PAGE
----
Remember summer camp? It was always the very best week of the whole summer. I used to get all tingly as a kid, just thinking about it. You got to leave your parents and chores and regular life behind and if you played your cards right, you didn’t have to see your siblings at all if you didn’t want to. For a whole, entire week.

Of course, by the time the week was up, you missed everyone terribly and were ready to head home, but for those magical few days, anything was possible.

I grew up in New York, but I went to camp in California with my cousins. Not that we were wealthy, by any stretch of the imagination, but my Dad worked for TWA, so every summer, Dad put my bother and me on a plane and my aunt scooped us up at the other end.

It wasn’t a regular camp, either. My parents are German and so we went to “German camp,” put on by a local German church. It didn’t mean we hung around speaking German; it just meant all the kids came from German families, so there was an instant sense of belonging that was often missing at other times in my life.

Camp was always a surprise, too, because it was held somewhere different every year. One year we camped on the beach; another year we went to a campground in the mountains. But always, always, there was laughter and late-night giggling, drama and tears, games and crafts and fabulous food—since they brought the church ladies along to do the cooking.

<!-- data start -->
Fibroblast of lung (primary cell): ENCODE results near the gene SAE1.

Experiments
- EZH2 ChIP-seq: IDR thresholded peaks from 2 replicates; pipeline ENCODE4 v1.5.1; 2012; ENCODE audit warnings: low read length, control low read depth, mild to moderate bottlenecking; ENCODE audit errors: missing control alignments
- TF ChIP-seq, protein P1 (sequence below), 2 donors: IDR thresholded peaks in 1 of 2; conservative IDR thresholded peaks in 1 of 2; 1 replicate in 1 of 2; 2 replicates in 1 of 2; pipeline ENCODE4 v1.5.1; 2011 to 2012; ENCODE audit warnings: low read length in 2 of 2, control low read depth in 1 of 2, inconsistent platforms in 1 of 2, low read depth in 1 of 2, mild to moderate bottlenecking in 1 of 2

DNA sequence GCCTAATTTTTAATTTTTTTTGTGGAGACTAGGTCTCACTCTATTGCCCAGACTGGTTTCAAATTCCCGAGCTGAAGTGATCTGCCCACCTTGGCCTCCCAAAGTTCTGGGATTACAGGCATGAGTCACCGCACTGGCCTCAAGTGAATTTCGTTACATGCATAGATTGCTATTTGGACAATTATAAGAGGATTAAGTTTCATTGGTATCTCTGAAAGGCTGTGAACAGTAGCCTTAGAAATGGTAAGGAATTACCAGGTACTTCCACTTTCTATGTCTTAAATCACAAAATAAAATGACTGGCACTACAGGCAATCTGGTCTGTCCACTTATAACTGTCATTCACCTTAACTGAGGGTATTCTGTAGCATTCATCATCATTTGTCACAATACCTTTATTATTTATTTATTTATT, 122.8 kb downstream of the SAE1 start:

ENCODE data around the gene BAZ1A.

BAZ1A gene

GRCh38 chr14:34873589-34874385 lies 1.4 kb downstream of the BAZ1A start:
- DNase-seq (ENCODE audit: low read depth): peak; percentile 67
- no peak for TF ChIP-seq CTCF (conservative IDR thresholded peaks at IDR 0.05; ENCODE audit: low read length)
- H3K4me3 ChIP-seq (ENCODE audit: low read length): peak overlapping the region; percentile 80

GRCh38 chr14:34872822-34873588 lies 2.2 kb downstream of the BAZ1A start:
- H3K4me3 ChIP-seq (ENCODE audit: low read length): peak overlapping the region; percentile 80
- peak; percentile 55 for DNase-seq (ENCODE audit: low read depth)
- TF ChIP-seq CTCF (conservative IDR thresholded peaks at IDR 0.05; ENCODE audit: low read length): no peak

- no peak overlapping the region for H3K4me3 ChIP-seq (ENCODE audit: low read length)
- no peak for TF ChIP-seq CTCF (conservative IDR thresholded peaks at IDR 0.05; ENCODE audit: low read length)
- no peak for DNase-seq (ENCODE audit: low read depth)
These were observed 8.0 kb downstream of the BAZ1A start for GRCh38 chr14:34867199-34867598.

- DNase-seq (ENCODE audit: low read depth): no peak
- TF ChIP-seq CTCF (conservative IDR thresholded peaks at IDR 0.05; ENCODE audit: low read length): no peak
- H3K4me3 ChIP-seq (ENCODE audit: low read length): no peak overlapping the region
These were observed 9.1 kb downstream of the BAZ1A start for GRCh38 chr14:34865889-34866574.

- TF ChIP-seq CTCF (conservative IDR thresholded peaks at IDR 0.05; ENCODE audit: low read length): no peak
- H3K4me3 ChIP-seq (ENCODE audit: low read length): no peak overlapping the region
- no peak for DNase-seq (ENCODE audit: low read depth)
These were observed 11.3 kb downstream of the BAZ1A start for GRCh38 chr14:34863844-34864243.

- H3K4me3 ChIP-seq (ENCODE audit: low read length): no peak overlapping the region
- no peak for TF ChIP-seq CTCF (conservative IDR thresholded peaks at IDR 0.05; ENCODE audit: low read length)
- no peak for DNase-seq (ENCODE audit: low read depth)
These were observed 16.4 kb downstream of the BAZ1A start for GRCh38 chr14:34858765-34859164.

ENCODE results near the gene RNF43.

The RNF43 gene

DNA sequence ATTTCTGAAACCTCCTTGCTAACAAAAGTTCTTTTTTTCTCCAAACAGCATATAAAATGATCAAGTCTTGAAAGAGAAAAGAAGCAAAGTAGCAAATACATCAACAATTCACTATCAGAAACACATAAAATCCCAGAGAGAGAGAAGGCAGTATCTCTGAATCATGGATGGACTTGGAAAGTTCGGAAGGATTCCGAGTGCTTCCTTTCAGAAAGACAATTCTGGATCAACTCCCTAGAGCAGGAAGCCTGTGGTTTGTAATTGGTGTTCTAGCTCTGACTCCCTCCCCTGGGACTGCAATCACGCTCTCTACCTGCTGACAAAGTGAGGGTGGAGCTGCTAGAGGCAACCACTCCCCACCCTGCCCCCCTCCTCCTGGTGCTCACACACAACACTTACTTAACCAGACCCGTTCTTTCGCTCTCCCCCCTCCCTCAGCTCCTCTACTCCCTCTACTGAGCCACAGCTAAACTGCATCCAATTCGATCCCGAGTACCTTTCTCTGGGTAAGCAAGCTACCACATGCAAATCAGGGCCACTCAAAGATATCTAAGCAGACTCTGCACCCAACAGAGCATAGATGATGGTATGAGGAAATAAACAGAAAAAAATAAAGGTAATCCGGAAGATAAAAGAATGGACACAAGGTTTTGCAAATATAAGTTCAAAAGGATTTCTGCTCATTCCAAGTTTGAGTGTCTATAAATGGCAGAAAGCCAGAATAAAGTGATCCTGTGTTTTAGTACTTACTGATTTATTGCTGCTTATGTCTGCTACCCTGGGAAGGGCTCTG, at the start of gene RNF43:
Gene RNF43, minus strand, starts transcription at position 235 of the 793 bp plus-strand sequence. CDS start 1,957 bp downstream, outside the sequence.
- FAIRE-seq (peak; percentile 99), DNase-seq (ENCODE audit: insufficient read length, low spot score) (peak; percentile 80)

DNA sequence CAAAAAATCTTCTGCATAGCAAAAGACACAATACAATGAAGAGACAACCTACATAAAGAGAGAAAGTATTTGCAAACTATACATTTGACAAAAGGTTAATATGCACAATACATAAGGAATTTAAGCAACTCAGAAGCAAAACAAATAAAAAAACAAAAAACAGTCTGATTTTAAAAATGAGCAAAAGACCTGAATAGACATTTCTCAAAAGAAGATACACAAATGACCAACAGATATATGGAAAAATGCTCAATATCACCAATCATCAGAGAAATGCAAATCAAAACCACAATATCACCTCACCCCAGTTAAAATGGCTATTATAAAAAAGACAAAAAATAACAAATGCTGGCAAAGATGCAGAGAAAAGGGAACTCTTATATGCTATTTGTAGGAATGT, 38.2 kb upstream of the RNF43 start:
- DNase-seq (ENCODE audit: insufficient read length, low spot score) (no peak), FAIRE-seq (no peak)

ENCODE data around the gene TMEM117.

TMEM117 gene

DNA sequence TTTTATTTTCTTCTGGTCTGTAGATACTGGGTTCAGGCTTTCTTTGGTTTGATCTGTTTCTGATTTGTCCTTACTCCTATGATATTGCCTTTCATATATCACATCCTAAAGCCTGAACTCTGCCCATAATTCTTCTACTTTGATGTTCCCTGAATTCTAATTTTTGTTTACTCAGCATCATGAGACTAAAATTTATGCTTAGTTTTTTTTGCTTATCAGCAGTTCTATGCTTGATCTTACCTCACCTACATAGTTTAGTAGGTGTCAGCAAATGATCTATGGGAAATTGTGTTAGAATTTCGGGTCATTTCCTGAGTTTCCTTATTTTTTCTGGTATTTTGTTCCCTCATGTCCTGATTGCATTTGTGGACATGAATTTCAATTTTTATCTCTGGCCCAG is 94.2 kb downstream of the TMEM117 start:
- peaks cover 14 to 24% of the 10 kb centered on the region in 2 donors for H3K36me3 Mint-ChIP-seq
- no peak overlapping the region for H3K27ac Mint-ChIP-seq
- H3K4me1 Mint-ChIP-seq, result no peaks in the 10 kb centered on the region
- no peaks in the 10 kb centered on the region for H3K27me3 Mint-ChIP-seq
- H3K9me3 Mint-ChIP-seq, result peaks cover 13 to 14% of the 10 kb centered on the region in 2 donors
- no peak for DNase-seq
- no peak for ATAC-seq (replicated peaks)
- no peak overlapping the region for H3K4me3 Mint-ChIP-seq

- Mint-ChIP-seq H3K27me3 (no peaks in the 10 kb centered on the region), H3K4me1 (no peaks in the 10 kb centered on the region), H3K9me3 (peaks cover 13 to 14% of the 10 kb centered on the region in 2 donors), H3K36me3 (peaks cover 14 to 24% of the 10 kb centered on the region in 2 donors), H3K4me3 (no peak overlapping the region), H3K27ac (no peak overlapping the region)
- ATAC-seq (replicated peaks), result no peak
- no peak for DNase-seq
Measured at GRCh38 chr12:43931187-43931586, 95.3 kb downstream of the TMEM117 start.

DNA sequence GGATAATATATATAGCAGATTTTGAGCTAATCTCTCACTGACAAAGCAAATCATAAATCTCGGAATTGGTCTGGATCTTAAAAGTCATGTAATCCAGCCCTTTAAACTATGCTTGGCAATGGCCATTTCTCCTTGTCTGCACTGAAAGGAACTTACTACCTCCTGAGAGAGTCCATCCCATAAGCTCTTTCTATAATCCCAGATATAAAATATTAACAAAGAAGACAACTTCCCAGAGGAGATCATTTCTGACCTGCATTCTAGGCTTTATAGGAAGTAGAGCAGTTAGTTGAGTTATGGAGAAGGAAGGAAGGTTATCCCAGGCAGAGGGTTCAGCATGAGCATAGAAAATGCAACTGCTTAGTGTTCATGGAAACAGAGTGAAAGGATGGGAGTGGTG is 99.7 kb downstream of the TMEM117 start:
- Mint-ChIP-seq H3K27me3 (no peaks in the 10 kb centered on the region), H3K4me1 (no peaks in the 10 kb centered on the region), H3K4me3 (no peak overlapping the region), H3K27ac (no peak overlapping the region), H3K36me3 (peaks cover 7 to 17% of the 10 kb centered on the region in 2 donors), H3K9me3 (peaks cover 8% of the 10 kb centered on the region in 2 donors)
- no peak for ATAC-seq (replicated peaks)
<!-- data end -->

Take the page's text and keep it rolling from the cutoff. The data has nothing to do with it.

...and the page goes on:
I’d been seriously missing those wonderful days when I stumbled upon the perfect grown-up solution: summer camp for writers. Put on by the folks at NaNoWriMo (National Novel Writing Month), Camp NaNoWriMo offers a virtual escape to “An idyllic writer’s retreat, smack-dab in the middle of your crazy life.”

Doesn’t that sound perfect? CampNaNoWriMo starts today and runs all month. Come for as long as you can and get that novel out of your head and onto the page.

If you want, they’ll even assign you a cabin with a couple of fellow writers.

Care to join me? Just go to Camp NaNoWriMo to sign up. (It’s free!) Let me know you’re coming and I’ll save you a couple of s’mores.

And if you have a favorite summer camp story to share, I’d love to hear it.